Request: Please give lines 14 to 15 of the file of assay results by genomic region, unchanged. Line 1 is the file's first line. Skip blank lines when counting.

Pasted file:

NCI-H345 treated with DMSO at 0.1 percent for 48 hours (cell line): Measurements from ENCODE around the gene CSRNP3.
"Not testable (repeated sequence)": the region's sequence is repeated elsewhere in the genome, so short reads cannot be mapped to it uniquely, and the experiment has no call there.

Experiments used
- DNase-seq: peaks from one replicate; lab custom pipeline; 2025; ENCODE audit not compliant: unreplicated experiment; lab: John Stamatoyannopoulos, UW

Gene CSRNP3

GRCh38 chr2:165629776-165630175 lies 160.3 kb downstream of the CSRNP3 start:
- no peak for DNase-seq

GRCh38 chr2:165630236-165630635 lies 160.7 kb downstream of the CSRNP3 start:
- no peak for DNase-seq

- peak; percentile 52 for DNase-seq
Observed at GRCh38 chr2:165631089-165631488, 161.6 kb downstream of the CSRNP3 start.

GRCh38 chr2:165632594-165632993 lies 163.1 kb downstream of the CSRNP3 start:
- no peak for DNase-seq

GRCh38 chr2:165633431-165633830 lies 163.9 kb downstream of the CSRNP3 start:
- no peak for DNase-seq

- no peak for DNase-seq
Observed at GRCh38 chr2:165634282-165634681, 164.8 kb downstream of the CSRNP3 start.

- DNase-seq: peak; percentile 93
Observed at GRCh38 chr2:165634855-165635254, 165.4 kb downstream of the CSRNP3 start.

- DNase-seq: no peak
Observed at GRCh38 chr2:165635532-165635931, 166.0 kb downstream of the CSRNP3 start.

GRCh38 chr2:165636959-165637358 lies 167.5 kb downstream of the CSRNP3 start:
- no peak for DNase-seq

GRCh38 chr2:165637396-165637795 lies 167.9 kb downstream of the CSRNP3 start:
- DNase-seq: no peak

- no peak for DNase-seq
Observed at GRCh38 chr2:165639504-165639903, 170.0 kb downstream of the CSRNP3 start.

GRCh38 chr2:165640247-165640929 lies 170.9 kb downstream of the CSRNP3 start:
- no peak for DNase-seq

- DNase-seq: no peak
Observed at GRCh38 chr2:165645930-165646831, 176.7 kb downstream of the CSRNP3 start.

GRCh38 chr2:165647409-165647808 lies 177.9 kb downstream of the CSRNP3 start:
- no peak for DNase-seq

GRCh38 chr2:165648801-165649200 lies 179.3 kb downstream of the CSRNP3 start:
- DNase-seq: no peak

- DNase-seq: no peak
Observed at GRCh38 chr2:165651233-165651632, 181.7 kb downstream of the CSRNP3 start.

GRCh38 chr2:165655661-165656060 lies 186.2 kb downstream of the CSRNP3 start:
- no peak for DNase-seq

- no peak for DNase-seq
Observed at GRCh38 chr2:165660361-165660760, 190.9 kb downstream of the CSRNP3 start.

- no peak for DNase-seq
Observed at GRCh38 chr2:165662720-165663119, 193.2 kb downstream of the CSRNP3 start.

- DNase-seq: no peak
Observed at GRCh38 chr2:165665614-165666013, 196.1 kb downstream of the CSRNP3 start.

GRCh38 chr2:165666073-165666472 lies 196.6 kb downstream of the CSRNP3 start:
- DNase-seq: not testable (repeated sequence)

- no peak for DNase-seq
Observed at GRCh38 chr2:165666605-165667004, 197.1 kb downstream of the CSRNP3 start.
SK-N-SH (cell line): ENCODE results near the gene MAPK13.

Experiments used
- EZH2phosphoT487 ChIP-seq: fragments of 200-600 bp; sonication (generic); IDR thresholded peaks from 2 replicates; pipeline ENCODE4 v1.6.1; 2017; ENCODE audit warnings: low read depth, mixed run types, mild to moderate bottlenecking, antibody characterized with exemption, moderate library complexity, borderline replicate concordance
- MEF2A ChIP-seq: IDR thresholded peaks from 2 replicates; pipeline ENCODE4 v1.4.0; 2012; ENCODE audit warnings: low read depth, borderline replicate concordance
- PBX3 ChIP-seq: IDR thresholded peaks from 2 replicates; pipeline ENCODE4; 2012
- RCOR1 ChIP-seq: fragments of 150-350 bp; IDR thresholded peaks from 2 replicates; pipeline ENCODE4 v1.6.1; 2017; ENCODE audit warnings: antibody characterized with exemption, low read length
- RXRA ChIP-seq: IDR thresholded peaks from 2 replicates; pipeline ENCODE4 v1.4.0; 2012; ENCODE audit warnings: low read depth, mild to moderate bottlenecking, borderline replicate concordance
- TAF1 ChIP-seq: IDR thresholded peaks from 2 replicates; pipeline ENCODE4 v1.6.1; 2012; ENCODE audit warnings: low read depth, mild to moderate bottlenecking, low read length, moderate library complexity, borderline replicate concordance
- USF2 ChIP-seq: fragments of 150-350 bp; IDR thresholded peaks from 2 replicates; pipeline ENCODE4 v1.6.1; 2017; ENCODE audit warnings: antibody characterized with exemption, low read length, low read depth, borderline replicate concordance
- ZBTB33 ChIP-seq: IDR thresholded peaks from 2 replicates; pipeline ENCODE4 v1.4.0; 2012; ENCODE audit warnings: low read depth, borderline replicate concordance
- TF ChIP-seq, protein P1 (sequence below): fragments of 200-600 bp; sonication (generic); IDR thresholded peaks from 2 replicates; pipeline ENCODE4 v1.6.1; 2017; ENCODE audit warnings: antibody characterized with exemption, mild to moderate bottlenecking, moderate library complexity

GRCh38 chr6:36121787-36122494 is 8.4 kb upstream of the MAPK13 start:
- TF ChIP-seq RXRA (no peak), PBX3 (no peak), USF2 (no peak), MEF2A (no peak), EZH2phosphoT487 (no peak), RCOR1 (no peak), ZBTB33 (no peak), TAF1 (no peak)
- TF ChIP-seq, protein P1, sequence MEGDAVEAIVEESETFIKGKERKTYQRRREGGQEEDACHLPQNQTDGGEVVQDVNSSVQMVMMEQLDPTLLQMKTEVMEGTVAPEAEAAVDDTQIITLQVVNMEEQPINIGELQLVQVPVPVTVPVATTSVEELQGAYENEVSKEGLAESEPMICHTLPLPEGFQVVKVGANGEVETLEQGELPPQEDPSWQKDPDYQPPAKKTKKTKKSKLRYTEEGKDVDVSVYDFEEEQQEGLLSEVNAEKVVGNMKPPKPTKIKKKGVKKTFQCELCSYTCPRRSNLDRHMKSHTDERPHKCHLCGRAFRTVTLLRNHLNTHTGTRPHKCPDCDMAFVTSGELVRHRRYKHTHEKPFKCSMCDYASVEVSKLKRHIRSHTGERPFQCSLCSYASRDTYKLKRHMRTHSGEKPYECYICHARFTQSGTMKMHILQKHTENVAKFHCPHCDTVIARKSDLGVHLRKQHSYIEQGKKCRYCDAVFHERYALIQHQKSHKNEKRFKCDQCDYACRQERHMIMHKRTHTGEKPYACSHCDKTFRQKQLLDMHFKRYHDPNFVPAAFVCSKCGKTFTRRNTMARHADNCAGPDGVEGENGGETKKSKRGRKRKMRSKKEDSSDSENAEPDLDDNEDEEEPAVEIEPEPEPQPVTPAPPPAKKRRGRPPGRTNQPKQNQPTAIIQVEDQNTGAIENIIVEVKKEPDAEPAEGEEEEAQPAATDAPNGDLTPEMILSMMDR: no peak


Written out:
GRCh38 chr2:165633431-165633830 lies 163.9 kb downstream of the CSRNP3 start:
- no peak for DNase-seq